A heart that beats (almost) like our own

The fruit fly, long the organism of choice for scientists studying genetics and basic biological processes, still harbors some secrets of its own.

Receptor location in heart plays a key role in their function

In the heart there are two different subtypes of beta-adrenergic receptors—beta1 and beta2—which are activated by the stress hormones adrenaline and noradrenaline. They both trigger the strongest stimulation of the heart ...

Injectable microspheres to repair failing hearts

Biodegradable microspheres can be used to deliver heart cells generated from stem cells to repair damaged hearts after a heart attack, according to new findings by UCL researchers. This type of cell therapy could one day ...

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Cardiac muscle

Cardiac muscle is a type of involuntary striated muscle found in the walls of the heart, specifically the myocardium. Cardiac muscle cells are known as cardiac myocytes (or cardiomyocytes). Cardiac muscle is one of three major types of muscle, the others being skeletal and smooth muscle. The cells that comprise cardiac muscle are sometimes seen as intermediate between these two other types in terms of appearance, structure, metabolism, excitation-coupling and mechanism of contraction. Cardiac muscle shares similarities with skeletal muscle with regard to its striated appearance and contraction, with both differing significantly from smooth muscle cells.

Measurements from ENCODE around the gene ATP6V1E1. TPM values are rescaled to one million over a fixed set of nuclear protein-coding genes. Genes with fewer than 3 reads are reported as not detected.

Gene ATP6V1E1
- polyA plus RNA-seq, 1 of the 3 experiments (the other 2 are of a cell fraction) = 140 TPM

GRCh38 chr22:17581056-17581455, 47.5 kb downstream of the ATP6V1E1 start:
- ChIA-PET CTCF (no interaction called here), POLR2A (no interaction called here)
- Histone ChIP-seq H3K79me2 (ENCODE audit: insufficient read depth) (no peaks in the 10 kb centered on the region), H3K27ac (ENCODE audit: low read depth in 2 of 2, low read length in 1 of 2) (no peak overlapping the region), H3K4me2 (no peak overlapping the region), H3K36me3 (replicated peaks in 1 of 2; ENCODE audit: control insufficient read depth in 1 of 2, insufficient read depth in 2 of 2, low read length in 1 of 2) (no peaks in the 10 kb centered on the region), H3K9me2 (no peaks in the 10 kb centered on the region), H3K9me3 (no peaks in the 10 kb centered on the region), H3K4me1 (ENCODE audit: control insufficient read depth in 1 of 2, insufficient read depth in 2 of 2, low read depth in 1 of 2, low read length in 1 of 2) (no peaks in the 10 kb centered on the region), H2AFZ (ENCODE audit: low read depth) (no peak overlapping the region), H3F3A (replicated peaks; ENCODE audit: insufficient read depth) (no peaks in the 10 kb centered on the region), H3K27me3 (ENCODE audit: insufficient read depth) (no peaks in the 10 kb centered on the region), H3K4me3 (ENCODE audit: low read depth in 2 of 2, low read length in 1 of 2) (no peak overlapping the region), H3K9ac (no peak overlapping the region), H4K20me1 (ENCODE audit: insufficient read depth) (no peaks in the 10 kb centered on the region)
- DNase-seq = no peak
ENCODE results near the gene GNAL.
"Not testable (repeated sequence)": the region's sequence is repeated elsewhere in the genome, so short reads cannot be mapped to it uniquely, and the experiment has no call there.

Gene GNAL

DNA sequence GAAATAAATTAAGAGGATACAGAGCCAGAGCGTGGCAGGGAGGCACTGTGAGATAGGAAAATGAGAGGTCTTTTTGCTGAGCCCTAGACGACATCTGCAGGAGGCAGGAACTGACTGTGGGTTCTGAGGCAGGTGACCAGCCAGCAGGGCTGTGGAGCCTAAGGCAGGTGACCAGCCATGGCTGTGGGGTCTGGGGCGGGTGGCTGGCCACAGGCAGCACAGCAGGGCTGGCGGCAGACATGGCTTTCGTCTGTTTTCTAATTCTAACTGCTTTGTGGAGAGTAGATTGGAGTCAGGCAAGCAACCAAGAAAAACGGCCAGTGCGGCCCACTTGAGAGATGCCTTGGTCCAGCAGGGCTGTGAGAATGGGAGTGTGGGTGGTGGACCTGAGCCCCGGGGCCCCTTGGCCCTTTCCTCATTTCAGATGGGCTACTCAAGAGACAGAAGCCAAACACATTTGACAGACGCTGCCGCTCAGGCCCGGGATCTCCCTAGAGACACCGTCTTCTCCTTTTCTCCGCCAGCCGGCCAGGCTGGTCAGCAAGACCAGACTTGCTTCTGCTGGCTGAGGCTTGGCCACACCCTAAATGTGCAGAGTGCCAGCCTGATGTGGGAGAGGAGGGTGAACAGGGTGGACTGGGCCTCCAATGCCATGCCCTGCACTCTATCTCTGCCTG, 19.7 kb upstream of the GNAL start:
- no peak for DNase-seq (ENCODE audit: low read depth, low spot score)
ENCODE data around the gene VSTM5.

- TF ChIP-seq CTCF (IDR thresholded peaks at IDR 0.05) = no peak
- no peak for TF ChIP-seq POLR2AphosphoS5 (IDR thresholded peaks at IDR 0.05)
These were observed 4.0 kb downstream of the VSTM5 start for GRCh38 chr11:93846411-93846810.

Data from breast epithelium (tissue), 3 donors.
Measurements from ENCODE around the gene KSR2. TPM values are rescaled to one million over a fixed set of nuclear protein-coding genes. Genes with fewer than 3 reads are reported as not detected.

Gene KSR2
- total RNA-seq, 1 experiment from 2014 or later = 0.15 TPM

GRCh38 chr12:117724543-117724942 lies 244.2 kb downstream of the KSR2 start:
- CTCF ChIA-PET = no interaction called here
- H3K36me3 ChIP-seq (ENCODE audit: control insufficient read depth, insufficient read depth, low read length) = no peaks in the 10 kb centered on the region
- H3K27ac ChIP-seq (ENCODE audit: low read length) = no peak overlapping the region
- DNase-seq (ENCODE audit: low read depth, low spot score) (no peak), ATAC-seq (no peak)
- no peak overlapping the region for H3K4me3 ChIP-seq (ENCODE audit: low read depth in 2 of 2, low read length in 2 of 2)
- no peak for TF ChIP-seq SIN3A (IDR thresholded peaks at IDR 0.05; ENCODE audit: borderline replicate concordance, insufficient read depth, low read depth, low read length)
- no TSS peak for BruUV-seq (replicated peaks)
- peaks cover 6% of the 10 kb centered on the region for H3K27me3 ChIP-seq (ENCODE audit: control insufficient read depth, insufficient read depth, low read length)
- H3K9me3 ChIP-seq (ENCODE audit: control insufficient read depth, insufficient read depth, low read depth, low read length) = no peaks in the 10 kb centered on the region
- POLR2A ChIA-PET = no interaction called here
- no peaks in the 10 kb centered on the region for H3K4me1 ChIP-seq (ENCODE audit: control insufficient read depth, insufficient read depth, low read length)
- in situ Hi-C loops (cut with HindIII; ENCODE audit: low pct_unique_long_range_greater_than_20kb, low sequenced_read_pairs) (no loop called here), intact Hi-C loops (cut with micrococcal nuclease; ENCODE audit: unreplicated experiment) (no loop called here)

Coordinated contraction of cardiac muscle cells in the heart propel blood from the atria and ventricles to the blood vessels of the circulatory system. Cardiac muscle cells, like all tissues in the body, rely on an ample blood supply to deliver oxygen and nutrients and to remove waste products such as carbon dioxide. The coronary arteries fulfill this function.

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